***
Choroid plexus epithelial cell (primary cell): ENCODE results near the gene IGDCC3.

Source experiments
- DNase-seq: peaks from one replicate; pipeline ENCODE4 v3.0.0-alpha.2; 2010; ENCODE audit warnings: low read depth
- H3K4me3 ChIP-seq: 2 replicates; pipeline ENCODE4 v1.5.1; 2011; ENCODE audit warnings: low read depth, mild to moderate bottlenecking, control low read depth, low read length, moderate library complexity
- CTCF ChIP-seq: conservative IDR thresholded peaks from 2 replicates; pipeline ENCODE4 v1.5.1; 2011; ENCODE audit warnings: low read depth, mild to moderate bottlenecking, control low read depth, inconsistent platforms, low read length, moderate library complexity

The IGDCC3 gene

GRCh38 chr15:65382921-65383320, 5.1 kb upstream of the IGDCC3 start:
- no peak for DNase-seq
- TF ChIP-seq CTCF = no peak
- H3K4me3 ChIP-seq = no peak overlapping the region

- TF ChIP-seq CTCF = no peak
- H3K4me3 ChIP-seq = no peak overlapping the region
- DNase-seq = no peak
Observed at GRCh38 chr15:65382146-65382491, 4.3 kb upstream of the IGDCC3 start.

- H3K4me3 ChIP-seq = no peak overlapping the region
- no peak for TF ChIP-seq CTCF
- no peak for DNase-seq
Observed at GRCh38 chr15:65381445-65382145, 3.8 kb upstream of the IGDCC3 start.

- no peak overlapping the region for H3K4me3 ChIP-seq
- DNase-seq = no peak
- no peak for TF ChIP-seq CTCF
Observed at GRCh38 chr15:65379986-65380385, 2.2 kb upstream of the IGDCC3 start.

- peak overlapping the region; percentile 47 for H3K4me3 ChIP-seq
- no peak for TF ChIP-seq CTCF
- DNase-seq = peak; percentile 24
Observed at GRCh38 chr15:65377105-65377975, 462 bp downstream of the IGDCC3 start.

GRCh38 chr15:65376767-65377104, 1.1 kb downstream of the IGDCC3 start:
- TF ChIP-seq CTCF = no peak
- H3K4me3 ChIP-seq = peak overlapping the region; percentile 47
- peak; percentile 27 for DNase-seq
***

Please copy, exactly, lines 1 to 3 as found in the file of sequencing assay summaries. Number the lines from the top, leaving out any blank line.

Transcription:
Choroid plexus epithelial cell (primary cell): ENCODE results near the gene IGDCC3.

Source experiments
- DNase-seq: peaks from one replicate; pipeline ENCODE4 v3.0.0-alpha.2; 2010; ENCODE audit warnings: low read depth